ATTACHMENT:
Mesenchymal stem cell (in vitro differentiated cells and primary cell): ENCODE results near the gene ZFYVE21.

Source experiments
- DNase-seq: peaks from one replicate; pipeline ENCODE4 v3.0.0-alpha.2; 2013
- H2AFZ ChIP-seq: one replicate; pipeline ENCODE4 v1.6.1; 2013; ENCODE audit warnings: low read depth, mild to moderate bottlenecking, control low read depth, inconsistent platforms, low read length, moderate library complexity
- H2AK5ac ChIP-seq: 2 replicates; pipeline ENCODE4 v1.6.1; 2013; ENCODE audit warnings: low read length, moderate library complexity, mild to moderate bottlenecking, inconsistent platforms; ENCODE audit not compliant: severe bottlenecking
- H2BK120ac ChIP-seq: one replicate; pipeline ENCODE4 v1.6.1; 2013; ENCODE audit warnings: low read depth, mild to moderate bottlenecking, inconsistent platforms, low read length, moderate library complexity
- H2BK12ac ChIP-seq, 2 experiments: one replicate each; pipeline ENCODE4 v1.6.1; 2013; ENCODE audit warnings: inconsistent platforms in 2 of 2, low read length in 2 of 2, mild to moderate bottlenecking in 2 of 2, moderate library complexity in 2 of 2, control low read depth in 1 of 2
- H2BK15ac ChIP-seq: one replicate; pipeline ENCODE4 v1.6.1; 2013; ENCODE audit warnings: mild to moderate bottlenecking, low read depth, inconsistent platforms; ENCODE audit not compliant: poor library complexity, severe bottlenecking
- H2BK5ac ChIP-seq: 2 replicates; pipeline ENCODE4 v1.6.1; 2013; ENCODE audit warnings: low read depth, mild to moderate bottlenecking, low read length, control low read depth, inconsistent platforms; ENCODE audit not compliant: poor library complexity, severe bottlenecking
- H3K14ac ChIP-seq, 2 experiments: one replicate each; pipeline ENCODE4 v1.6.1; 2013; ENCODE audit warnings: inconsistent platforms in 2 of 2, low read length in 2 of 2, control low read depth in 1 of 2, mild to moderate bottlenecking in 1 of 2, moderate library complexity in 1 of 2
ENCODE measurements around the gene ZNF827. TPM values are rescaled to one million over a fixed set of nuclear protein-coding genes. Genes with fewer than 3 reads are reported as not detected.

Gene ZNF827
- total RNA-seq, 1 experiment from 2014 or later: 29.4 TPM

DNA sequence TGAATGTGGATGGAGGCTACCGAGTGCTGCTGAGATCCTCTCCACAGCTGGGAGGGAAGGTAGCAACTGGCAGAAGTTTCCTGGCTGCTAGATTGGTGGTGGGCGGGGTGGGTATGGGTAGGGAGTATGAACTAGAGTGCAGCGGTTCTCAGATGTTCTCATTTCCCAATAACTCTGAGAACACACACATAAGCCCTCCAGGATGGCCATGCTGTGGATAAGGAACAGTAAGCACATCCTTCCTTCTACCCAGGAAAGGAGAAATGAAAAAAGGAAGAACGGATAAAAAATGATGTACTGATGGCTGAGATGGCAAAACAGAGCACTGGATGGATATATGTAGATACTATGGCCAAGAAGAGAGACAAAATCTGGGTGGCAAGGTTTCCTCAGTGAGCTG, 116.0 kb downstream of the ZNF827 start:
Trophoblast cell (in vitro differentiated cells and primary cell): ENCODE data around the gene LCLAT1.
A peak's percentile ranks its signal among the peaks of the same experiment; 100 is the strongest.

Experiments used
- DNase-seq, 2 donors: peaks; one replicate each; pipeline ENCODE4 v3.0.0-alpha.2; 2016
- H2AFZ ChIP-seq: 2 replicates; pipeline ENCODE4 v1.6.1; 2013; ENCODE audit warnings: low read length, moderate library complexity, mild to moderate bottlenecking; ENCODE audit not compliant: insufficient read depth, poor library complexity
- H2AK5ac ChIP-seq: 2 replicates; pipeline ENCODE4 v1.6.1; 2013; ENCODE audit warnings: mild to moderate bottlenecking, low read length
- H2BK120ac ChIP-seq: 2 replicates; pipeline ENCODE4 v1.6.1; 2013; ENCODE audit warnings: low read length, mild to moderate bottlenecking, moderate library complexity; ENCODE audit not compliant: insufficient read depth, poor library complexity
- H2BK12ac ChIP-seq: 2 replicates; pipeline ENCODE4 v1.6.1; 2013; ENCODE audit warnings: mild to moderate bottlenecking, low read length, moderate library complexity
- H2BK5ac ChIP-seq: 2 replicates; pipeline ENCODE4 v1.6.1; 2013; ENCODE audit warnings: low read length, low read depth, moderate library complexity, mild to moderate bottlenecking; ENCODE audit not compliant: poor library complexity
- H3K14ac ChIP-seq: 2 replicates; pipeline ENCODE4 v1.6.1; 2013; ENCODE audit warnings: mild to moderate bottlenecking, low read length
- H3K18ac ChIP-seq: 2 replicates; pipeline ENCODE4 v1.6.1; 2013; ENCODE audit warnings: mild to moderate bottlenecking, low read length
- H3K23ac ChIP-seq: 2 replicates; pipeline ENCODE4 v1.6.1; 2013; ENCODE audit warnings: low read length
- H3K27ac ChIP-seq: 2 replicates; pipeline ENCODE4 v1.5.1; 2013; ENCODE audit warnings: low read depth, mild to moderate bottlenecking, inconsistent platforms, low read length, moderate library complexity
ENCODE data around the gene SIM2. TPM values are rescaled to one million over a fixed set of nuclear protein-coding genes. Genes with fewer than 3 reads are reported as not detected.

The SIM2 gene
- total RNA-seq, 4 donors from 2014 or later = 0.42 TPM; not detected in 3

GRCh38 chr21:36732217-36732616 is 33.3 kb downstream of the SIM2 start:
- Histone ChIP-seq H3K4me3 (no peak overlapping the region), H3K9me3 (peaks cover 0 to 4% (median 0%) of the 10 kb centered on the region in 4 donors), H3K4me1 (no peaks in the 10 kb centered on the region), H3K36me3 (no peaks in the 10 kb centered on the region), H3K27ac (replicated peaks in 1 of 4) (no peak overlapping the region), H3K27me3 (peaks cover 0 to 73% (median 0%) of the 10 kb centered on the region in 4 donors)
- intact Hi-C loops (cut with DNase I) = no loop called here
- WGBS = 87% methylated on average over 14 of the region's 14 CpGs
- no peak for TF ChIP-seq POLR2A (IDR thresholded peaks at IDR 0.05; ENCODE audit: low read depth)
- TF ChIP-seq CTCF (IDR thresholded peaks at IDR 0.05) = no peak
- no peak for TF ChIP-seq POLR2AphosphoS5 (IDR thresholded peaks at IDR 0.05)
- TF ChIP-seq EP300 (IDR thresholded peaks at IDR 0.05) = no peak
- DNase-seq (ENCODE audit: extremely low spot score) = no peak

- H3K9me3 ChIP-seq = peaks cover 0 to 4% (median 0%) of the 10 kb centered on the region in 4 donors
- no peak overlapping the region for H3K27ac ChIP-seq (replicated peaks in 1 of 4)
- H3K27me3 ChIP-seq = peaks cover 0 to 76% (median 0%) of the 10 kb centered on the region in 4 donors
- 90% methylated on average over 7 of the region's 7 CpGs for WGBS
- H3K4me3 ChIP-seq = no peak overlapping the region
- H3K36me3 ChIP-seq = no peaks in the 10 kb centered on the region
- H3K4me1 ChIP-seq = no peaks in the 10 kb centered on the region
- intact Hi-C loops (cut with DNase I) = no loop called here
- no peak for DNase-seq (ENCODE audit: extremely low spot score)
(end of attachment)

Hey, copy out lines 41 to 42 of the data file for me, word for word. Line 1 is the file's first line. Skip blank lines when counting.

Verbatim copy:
- no peak overlapping the region for H3K27ac ChIP-seq (replicated peaks in 1 of 4)
- H3K27me3 ChIP-seq = peaks cover 0 to 76% (median 0%) of the 10 kb centered on the region in 4 donors